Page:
Getting a second opinion is not uncommon in cancer care. At MaineHealth, we know how important it is to be confident in the approach to your urinary cancer care and treatment. We want to make every effort to facilitate a second opinion, whenever the patient – and in many situations, the provider – wants to seek a second opinion. This is important to us, and our focus on patient-centered care.
What is a second opinion?
A second opinion is when a patient or physician seeks another physician specialist’s review of a patient’s diagnosis or recommended treatment. It is common in cancer, especially if a patient has an unusually complicated condition or rare form of the disease.
When you choose to obtain a second opinion, your physician forwards test results such as radiology images, blood work and pathology slides. The physician may recommend another physician specializing in that cancer, or the patient may find a specialist through a primary care physician, online research or a relative or friend’s recommendation.
To confirm that insurance will cover the cost of second opinion visits, it is recommended that you verify by contacting your insurance company directly.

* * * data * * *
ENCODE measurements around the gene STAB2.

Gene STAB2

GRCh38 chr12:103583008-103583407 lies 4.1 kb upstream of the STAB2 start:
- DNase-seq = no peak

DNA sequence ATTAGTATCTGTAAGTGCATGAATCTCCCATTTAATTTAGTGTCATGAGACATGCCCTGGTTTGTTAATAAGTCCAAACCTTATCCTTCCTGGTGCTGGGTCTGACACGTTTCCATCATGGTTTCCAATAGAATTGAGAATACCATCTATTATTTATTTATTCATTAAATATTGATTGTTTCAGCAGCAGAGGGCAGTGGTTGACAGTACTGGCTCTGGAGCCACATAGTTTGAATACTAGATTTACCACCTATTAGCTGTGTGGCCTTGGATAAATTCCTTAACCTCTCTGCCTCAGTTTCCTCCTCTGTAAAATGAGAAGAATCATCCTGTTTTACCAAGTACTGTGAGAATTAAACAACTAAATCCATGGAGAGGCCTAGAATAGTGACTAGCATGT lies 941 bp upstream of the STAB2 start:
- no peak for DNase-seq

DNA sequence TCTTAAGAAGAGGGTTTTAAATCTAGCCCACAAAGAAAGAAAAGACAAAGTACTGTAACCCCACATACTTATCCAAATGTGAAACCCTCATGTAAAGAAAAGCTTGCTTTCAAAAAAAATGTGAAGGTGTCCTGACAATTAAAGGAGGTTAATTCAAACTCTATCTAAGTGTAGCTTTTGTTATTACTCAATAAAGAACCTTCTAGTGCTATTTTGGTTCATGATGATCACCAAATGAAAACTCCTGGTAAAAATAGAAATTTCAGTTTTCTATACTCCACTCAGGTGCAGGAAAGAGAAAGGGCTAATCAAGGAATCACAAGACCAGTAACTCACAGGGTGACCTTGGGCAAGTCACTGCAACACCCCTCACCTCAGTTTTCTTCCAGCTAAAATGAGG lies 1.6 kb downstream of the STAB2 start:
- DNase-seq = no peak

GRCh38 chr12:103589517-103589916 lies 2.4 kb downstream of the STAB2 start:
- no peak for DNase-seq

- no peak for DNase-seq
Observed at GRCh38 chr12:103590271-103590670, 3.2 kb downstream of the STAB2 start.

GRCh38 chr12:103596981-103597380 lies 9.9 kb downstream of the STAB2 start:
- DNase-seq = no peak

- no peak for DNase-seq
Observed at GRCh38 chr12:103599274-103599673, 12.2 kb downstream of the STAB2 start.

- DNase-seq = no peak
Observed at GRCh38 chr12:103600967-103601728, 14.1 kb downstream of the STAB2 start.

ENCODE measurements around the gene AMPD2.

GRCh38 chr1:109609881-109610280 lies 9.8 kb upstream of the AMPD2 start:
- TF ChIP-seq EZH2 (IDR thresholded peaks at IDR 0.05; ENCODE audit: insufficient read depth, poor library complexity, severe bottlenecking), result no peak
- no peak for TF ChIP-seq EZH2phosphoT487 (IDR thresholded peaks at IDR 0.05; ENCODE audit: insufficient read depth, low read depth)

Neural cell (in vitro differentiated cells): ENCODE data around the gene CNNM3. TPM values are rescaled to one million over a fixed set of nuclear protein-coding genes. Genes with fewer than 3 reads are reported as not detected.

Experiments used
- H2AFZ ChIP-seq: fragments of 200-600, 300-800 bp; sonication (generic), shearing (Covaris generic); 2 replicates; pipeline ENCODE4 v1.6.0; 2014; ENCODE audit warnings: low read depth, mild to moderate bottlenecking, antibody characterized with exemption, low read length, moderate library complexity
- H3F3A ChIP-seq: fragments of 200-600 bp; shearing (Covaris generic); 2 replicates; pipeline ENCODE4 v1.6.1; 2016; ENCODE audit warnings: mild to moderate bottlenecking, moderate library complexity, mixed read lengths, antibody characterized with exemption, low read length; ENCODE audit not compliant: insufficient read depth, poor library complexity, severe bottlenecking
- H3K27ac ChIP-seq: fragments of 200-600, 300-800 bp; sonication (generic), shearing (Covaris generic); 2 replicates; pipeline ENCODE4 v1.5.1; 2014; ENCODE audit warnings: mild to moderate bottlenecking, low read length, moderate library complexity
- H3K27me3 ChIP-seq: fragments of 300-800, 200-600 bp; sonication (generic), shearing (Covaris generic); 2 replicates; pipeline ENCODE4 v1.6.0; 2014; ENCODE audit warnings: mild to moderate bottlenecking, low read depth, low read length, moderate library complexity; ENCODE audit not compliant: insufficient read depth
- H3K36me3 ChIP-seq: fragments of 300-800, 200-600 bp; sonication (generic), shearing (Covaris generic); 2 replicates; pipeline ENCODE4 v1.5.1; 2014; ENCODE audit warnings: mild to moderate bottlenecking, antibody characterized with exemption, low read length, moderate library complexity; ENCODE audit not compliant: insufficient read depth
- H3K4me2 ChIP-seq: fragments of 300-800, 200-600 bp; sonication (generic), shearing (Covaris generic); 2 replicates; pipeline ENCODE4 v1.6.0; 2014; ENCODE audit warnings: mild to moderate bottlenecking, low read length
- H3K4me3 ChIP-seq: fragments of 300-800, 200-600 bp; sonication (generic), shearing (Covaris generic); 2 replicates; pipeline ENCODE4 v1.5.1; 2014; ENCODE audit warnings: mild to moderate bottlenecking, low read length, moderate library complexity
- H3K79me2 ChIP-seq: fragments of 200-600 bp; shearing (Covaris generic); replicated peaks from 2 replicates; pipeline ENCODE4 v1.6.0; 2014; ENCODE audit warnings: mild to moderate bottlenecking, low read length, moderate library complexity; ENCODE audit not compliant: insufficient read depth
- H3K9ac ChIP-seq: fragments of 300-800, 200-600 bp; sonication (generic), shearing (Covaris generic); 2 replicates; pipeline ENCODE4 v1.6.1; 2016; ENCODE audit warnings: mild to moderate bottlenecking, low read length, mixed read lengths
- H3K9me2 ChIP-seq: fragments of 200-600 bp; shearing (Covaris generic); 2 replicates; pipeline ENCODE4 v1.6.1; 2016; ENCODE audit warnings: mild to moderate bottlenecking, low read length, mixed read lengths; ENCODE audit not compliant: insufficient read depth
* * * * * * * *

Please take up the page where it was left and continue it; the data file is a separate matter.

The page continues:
Preparing for your visit
Like all visits for cancer care, when you are getting a second opinion, it’s helpful to write down your questions in advance and take notes during the conversation. Physicians often recommend that you bring someone with you to help you recall the discussion later. It can be difficult to process what you’re hearing especially if you’re scared or anxious about your condition.
Physicians also may seek another physician’s opinion either on a one-on-one basis, or by asking a multidisciplinary group of cancer specialists to review and weigh in on a patient’s diagnosis or treatment. This team of specialists includes medical oncologists, radiation oncologists and surgical oncologists, as well pathologists, pharmacists and patient navigators. They meet regularly to review patients’ cases.
Where to go for a second opinion?
MaineHealth has sites where patients and their physicians may obtain second opinions. Each site includes urinary cancer experts who have advanced training and experience.
Maine Medical Center
MaineGeneral Medical Center’s Harold Alfond Center for Cancer Care
For second opinions and coordinated care in the treatment of rare cancers, the first step for physicians who are referring patients is to contact the network’s oncology physician liaison, Jill Coyle MBA, BSN, RN firstname.lastname@example.org. Jill supports clinical and administrative collaborations between our team in Maine and other institutions that foster seamless care for our patients and enhanced communication for referring physicians.